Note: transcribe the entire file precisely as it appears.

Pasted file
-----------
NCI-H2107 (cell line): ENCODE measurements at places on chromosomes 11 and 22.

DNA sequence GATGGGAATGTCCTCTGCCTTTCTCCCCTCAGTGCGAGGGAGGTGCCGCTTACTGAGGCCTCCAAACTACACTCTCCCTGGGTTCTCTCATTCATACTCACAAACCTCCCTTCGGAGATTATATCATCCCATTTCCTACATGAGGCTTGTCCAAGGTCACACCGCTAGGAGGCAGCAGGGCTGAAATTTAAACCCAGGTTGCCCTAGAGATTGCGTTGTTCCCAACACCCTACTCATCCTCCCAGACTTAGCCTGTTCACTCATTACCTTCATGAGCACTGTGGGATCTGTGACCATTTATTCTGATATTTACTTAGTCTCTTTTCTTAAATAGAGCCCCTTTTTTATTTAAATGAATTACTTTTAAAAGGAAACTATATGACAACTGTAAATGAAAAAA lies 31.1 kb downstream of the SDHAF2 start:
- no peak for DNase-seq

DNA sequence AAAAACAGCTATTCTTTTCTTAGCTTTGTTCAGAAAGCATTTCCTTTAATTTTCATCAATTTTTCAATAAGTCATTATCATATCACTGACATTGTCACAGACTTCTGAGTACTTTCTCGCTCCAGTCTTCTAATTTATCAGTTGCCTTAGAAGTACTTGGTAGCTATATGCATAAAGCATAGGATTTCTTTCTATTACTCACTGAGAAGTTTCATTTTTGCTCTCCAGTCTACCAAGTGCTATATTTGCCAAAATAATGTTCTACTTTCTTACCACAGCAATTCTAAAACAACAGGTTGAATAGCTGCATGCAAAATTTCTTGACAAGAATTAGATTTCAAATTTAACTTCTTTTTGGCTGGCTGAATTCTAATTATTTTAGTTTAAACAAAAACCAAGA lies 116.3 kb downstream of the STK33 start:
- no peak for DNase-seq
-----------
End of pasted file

NCI-H2107 (cell line): ENCODE measurements at places on chromosomes 11 and 22.

DNA sequence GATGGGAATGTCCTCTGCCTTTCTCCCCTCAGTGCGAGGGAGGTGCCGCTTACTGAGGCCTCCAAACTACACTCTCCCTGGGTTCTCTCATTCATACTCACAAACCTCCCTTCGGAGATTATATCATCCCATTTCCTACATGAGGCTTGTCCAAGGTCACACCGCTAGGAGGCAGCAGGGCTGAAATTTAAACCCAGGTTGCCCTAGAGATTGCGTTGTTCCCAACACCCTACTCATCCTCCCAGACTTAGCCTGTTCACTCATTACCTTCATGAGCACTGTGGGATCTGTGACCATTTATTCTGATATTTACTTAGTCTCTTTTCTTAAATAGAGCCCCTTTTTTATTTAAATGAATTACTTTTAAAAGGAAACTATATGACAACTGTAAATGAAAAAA lies 31.1 kb downstream of the SDHAF2 start:
- no peak for DNase-seq

DNA sequence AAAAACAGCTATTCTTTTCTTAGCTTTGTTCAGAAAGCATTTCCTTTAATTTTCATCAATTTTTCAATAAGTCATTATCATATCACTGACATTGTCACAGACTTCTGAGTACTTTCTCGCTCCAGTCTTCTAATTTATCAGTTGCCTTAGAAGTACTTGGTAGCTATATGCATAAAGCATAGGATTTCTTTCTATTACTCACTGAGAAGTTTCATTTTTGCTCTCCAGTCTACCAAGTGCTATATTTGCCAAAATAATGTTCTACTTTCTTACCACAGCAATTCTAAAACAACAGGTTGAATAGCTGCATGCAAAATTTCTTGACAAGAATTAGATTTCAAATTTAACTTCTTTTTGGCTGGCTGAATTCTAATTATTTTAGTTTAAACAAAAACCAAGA lies 116.3 kb downstream of the STK33 start:
- no peak for DNase-seq